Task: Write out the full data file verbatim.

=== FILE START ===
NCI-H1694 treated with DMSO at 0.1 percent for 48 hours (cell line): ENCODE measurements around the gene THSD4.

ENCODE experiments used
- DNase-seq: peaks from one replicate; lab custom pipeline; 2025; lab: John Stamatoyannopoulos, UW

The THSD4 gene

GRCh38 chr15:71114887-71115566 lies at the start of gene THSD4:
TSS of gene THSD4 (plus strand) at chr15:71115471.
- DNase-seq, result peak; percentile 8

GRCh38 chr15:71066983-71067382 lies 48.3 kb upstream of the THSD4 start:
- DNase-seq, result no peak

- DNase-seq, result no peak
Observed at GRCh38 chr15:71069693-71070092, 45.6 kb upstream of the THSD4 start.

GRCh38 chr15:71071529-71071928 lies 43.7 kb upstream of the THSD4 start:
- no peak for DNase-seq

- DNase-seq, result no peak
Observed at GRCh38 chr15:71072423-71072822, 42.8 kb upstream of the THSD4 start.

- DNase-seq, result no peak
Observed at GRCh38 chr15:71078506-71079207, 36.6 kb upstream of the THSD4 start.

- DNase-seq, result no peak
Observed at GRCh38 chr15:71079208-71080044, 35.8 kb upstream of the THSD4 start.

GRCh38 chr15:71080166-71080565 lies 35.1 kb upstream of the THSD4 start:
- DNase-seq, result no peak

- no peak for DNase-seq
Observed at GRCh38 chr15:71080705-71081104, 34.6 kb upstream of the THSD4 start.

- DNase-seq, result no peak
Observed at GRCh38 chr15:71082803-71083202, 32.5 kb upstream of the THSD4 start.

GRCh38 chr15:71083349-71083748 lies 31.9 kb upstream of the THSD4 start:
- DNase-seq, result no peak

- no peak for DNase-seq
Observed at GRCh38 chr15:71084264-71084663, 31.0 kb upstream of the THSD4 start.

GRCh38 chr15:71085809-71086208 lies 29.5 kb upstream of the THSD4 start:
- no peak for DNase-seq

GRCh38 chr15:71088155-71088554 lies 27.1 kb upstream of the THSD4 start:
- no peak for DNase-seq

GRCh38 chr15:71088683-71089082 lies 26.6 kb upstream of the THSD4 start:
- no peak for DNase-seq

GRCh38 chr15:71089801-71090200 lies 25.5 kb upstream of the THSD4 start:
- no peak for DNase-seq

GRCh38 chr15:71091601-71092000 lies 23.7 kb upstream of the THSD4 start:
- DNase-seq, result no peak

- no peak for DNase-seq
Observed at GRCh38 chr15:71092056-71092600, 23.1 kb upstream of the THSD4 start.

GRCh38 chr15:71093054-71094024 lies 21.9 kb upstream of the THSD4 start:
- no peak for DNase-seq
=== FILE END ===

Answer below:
NCI-H1694 treated with DMSO at 0.1 percent for 48 hours (cell line): ENCODE measurements around the gene THSD4.

ENCODE experiments used
- DNase-seq: peaks from one replicate; lab custom pipeline; 2025; lab: John Stamatoyannopoulos, UW

The THSD4 gene

GRCh38 chr15:71114887-71115566 lies at the start of gene THSD4:
TSS of gene THSD4 (plus strand) at chr15:71115471.
- DNase-seq, result peak; percentile 8

GRCh38 chr15:71066983-71067382 lies 48.3 kb upstream of the THSD4 start:
- DNase-seq, result no peak

- DNase-seq, result no peak
Observed at GRCh38 chr15:71069693-71070092, 45.6 kb upstream of the THSD4 start.

GRCh38 chr15:71071529-71071928 lies 43.7 kb upstream of the THSD4 start:
- no peak for DNase-seq

- DNase-seq, result no peak
Observed at GRCh38 chr15:71072423-71072822, 42.8 kb upstream of the THSD4 start.

- DNase-seq, result no peak
Observed at GRCh38 chr15:71078506-71079207, 36.6 kb upstream of the THSD4 start.

- DNase-seq, result no peak
Observed at GRCh38 chr15:71079208-71080044, 35.8 kb upstream of the THSD4 start.

GRCh38 chr15:71080166-71080565 lies 35.1 kb upstream of the THSD4 start:
- DNase-seq, result no peak

- no peak for DNase-seq
Observed at GRCh38 chr15:71080705-71081104, 34.6 kb upstream of the THSD4 start.

- DNase-seq, result no peak
Observed at GRCh38 chr15:71082803-71083202, 32.5 kb upstream of the THSD4 start.

GRCh38 chr15:71083349-71083748 lies 31.9 kb upstream of the THSD4 start:
- DNase-seq, result no peak

- no peak for DNase-seq
Observed at GRCh38 chr15:71084264-71084663, 31.0 kb upstream of the THSD4 start.

GRCh38 chr15:71085809-71086208 lies 29.5 kb upstream of the THSD4 start:
- no peak for DNase-seq

GRCh38 chr15:71088155-71088554 lies 27.1 kb upstream of the THSD4 start:
- no peak for DNase-seq

GRCh38 chr15:71088683-71089082 lies 26.6 kb upstream of the THSD4 start:
- no peak for DNase-seq

GRCh38 chr15:71089801-71090200 lies 25.5 kb upstream of the THSD4 start:
- no peak for DNase-seq

GRCh38 chr15:71091601-71092000 lies 23.7 kb upstream of the THSD4 start:
- DNase-seq, result no peak

- no peak for DNase-seq
Observed at GRCh38 chr15:71092056-71092600, 23.1 kb upstream of the THSD4 start.

GRCh38 chr15:71093054-71094024 lies 21.9 kb upstream of the THSD4 start:
- no peak for DNase-seq